The Second Amendment sanctuary city movement continues.
The city of Needles, California has become one of the most recent local governments to proclaim itself a Second Amendment sanctuary city. The gun sanctuary movement began in Illinois a couple of years ago and has spread like wildfire. Now the Los Angeles Times has profiled the man behind this latest California city that’s said “enough is enough” when it comes to they state’s crazy gun laws.
The big city folks from L.A. can’t really fathom why anyone wouldn’t revel in California’s strict gun control laws. No matter that The Golden State’s gun regulations do nothing to slow criminals or mass killers (see Gilroy).
So the LA Times sent a reporter out to the hinterlands to profile Tim Terral, the man behind the Needles city ordinance. But, confounding their expectations and attempts to marginalize gun owners, the Times’ reporter didn’t find a redneck hillbilly missing half his teeth holding a jug of moonshine.
Instead, the reporter found an intelligent, thoughtful man. The Times piece opens with this:
Needles, Calif. — The blistering sun hung high above the barren landscape, 118 degrees of scatter-the-critters hot, as Tim Terral loaded a magazine into his 9-millimeter pistol.
He narrowed his eyes, fixing his gaze on a target before a succession of pops cut through the silence. Bull’s-eye.
Satisfied, Terral wiped a bead of sweat off his brow and cocked his head to the side, a coy smile spreading across his slender face.
“I don’t miss much,” he crowed.
Today, his attention was focused on a small shooting target. But Terral has his eye on a larger one: California’s tough gun control laws.
Last month, other city leaders followed the Needles councilman’s suggestion and declared this town along the Colorado River a “sanctuary city” for the 2nd Amendment.
Oh noes! A “sanctuary city” for guns and ammo? Clutch those worry beads!
The collision of liberal and conservative buzzwords was meant to be a poke in the eye to the Golden State — the heart of the liberal “resistance” against a president voters in Needles overwhelmingly supported in 2016. And likely will again in 2020. This conservative small town is part of California, but also quite apart from it. Those big-city politicians making laws in Sacramento, many people here are convinced, don’t give one damn about a place like Needles.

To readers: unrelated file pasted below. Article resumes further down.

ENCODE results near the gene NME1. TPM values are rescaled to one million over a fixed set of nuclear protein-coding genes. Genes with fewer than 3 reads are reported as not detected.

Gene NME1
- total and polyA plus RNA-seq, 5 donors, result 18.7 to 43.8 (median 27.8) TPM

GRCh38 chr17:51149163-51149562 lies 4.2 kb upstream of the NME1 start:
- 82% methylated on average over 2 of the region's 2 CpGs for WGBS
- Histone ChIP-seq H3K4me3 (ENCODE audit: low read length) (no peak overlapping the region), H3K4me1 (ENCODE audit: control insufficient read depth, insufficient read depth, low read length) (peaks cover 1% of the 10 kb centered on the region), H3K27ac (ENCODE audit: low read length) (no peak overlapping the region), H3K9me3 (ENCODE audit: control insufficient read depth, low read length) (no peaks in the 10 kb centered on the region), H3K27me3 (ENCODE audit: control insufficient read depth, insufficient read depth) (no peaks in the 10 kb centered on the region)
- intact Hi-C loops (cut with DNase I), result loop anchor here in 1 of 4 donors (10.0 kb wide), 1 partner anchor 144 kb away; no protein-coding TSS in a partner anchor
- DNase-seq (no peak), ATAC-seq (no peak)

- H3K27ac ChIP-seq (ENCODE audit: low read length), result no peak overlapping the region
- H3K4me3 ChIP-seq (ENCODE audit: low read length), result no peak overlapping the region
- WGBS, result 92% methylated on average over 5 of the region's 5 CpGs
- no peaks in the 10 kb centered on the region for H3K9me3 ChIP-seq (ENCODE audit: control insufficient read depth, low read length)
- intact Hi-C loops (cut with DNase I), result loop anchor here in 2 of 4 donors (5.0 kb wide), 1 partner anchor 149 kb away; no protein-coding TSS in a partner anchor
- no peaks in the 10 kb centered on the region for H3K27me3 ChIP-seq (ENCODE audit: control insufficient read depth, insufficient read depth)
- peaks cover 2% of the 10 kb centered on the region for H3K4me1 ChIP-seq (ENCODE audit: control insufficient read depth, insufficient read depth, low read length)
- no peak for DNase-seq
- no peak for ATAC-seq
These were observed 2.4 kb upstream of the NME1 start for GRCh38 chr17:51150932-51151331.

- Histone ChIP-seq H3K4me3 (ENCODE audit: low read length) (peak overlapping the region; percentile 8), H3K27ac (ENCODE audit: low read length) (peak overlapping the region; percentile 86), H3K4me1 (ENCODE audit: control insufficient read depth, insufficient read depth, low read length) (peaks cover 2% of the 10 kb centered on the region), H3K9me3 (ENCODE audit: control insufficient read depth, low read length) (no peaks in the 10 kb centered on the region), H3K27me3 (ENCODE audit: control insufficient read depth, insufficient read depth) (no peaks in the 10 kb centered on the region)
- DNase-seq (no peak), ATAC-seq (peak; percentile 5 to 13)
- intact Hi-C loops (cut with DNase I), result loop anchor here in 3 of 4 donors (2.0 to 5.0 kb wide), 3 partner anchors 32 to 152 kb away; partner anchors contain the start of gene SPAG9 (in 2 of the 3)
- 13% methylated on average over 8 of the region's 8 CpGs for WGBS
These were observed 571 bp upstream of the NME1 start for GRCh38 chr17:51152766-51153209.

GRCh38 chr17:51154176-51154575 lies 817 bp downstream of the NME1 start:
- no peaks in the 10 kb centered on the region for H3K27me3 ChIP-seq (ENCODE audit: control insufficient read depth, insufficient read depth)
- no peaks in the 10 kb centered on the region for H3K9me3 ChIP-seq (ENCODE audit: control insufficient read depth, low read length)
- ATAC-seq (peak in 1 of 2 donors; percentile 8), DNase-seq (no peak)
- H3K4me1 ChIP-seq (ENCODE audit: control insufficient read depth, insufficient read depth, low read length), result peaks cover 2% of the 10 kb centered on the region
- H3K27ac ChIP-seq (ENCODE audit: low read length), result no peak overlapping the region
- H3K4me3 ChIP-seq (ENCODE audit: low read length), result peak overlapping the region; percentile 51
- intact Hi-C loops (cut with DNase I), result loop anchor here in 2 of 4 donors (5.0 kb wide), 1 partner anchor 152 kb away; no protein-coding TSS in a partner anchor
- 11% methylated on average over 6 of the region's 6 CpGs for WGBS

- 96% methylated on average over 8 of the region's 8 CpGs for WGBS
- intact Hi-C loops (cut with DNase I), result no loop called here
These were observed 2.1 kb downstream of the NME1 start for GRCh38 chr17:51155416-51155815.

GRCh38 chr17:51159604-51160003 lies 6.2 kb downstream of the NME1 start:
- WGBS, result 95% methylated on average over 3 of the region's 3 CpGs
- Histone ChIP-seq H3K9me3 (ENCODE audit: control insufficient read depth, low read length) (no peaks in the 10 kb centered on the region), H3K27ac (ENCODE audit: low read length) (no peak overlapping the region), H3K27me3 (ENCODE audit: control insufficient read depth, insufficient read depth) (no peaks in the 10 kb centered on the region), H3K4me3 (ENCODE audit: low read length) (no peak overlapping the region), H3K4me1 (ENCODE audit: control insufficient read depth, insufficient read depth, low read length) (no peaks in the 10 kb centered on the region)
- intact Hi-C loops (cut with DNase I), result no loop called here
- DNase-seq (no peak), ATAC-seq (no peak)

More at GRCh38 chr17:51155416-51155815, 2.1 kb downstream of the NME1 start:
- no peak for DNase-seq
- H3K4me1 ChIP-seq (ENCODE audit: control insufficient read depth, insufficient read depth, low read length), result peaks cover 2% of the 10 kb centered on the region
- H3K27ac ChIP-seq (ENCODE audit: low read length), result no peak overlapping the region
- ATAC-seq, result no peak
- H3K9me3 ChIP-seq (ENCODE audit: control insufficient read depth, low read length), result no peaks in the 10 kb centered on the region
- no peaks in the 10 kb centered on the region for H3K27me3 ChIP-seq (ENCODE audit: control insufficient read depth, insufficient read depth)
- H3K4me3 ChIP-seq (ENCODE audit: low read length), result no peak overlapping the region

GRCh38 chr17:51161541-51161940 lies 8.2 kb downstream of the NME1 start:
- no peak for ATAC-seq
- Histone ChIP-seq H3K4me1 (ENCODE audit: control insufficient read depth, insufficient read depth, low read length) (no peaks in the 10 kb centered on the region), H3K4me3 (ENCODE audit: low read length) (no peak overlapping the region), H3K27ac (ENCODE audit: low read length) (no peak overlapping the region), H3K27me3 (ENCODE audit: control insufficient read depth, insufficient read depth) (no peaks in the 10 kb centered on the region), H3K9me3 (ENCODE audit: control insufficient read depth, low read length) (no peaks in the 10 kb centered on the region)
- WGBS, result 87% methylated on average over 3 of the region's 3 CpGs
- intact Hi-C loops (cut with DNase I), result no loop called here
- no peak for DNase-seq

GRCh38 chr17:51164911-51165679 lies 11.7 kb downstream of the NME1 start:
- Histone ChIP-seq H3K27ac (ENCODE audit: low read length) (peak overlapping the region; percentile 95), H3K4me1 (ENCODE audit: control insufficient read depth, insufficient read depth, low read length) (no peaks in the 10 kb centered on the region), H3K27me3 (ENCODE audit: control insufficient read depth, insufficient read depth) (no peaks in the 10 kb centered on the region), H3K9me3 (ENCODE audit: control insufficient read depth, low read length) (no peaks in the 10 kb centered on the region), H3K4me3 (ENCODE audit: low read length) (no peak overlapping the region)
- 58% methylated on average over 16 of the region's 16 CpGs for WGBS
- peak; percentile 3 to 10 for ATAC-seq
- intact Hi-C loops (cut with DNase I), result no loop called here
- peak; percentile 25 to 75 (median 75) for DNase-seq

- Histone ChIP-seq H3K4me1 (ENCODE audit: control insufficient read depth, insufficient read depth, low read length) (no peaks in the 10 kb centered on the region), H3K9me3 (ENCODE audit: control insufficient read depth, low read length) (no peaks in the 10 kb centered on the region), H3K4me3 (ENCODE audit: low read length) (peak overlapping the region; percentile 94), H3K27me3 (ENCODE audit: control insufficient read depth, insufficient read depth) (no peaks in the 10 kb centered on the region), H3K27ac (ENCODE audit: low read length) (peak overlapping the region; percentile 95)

In the coming months, city officials hope to somehow cajole the state to allow Needles and possibly other border towns to be exempt from rules on purchasing ammunition, which would allow people here to buy ammo from out of state, and honor concealed carry permits for people who have obtained them outside California.
“For so long we’ve had to deal with the laws as they are,” said Mayor Jeff Williams. “It was time to stand up and say, ‘Enough.’”
If local police refuse to enforce the unconstitutional edicts from Sacramento, they won’t need the California legislature to allow them to opt out of gun control laws. The same goes for local prosecutors.
Needles and other small towns in rural California aren’t just in this for the liberty, but for economic reasons as well.
Across the Colorado River in Arizona, towns are friendlier to businesses, and boast lower taxes and looser regulations on many consumer items, including firearms, Needles officials argue. This puts the California town at a severe economic disadvantage, Williams said.
Funny how less regulation and lower taxes tends to facilitate vigorous economic activity. As for legally buying guns and ammo within the state of California, Needles residents have to drive a long way for any of that.
Another contention is that it’s illegal for Californians to purchase ammunition in other states. The closest in-state gun shops to Needles are 100 miles to the south in Blythe or more than 140 miles away in Barstow.
“It’s just ludicrous to have to go that far to buy a bullet,” Williams said.
Read the LA Times story for the rest of the story. To his credit, the reporter does a decent job of covering the story fairly.
Frankly, just the fact that a mainstream media publication like the LA Times covered the story shows how times have changed. Even the mainstream media can’t ignore the successes of the Second Amendment sanctuary city movement. Even if many of the sanctuaries are more symbolic than substantive. So far.